Starting a New Year, and reflecting back over some of the joys of years past, when the children were small…
I think every family with children develops their own special vocabulary. These are the words your children invent that you simply cannot let go.
My first and very favorite wasn’t really a word; it was a sound that encompassed entire sentences. It was the sound my toddling first born made when he offered up a treasure, when he held out his pudgy little hand to share a discovery. Later, when he had more words, The Eldest would call these mysterious treasures that he felt compelled to share his ‘clues’. But at the beginning, there was just the sound…
As a new toddler (and he took his first steps a week before he turned nine months old, god help me), The Eldest developed a very special rumbling sort of purr. It was a sound that came from deep in his throat, like a precursor of Romance language, a rising ‘Bbrrrrt?’ of a noise, that seemed to end in a question mark. It was almost always accompanied by his upraised and outstretched hand, offering to share his prize with you.
As a first time parent, I didn’t really realize that these wondrous and unique vocalizations, like so many other young childhood behaviors, would miraculously appear, and then almost as quickly disappear, as new developmental delights crossed our horizons. The thing about stages and phases is that they give way to the next thing. Fantastic progress is made. But much is lost along the way. I suspect we all resisted some of these changes… I know I was slow to relinquish my babies’ age in days. Then slow to give up their weeks for months. 11 days sounds so much more tiny, doesn’t it? 11 days. 11 weeks. 11 months. You get my point.
Somewhere on an aging micro cassette (a Sony technology that was also supplanted by a later development) is a recording of The Eldest’s gift-giving purr. I have to find that cassette, and get that recording burned onto a CD, pronto…
There were other wonderful words gifted to us by our three children, and by our nieces and nephews. I treasure them still, though they have for the most part fallen out of regular usage.
The first born grandchild in our combined families arrived two years before our own son. Matthew was obsessed with fire engines. Matthew called then “Fungines”. So did we all, willingly.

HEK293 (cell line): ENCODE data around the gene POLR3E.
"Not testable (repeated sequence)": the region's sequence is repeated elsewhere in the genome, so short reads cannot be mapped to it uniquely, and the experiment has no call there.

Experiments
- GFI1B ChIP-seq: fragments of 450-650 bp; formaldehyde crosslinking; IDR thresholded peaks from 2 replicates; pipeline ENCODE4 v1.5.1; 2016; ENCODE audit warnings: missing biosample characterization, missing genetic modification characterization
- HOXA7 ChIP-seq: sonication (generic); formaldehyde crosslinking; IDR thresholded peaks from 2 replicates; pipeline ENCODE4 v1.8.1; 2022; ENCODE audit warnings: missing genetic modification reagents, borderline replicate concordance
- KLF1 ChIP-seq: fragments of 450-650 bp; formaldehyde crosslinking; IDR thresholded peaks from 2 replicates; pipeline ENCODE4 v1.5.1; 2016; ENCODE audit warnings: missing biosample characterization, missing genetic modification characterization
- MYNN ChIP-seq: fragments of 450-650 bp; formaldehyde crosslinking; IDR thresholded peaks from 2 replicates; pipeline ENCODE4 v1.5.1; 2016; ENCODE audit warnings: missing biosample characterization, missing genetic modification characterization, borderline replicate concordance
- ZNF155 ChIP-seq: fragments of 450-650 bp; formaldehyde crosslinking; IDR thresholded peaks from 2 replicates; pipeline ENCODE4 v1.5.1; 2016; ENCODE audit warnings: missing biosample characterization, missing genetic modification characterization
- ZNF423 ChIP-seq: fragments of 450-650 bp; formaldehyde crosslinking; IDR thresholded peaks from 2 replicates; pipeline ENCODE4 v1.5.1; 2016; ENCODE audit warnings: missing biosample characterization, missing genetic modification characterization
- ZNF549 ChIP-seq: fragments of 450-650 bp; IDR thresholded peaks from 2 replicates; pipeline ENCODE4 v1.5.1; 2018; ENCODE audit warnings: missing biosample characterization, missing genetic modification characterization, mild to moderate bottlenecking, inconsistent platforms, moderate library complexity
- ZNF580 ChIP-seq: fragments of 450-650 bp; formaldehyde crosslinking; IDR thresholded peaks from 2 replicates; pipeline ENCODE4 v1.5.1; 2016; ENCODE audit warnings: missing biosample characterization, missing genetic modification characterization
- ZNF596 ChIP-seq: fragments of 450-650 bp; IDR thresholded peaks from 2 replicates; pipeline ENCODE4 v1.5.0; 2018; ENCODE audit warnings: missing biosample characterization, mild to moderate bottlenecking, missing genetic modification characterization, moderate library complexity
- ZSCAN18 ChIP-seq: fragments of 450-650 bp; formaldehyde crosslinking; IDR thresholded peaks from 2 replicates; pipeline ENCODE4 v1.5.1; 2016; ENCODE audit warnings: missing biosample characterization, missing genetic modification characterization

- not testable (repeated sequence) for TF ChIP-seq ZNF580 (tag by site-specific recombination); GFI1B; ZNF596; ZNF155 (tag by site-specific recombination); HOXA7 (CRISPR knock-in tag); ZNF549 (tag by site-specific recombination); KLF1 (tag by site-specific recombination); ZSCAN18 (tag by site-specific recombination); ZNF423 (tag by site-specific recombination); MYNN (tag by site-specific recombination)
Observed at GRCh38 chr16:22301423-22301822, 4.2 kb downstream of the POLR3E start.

Matthew was a very well mannered and well-taught toddler. He would walk around his Grandparents’ living room with his hand outstretched, self-correcting. As he passed the breakables on their un-childproofed table tops, he would repeat, ‘Matew, No. No, Matew’. And he would not touch them! Perhaps not surprisingly, he is now in law school.
Matthew was also very impressed with his Grandfather’s clocks, which were carefully wound every week. The carriage clock in the living room chimed on the quarter hour, with a different musical sound to mark each quadrant. The tall case grandfather clock in the front hall had an impressive, sonorous tone when it struck the hour. Matthew christened the grandfather clock the “Bing-Bong.” Truly said.
In our own family, my three children all developed an early word for their favorite baked good.
For The Eldest, it was a cookie, which he called a “tootie”. One day I went to lunch with my Great Aunt Suzanne, at the Colony Club in New York. I don’t know what it is about these fabled women’s clubs, but they all seem to have secret recipes for outstanding macaroons. Aunt Suzanne allowed me to take a couple of these almond macaroons home for The Eldest, wrapped up in a paper napkin. When I arrived home, The Eldest was not convinced about my offer of a macaroon. This cookie didn’t look familiar to him and was apparently not convincingly appetizing either. He cautiously accepted one of the macaroons, and toddled around the corner of our galley kitchen into the living room. He seemed to feel the need to test this weird new cookie out in private. All was quiet for a few moments. Then a little head appeared around the corner of the kitchen doorway. The Eldest said:
“Anummer one, waccawoon tootie?”
I still love that sentence.
The Girl preferred donuts, in particular, donut holes. She called them “Di-das”.
The Boy liked cookies too, but he christened them “Ga-gas”.
Go figure. Somehow we always knew what they wanted.
I miss their early names for each other as well: Don, Tarn and Ax. Can you guess?
When our children were small, we often left New York City on the weekends to visit Grandmommy’s house. Grandmommy and GrandDaddy had a swimming pool. Of course, the wonder of a pool required much teaching and constant safety supervision. The Eldest learned early on that his parents were not fooling around when they cautioned about unaccompanied access to the swimming pool.
He announced that he would wear a “Life-PreSaver”. Sounds much safer to me.
The Eldest learned to swim quite capably early on, and charmed his Uncle Bob by announcing that he would swim across the pool on the “diangular”. Notice that this dimension sounds longer than either the width or the length. Why isn’t that a real word in regular usage? You understood it right away, didn’t you?
My youngest niece has grown up surrounded by adults, by older cousins, and their social customs. As a pre-schooler, she was particularly taken with the ritual of toasting, when every family member would stretch their arms out across the table in order to touch each other’s glasses. The word she invented for this clinking of glasses was “Tink-tink”. I still use it!
My Mother even got into the act recently. She talks about surveying what’s on offer, in a shop, at the grocery store, or even when having a look-see about her garden. She says she is going to “Schoof” the garden… “Just a quick schoof.”
My grown kids have come up with a new term to describe The Dog’s preferred approach to walking about the neighborhood. They say The Dog likes to “Snoofle”. They are right. He does.
What words have you invented, in your family?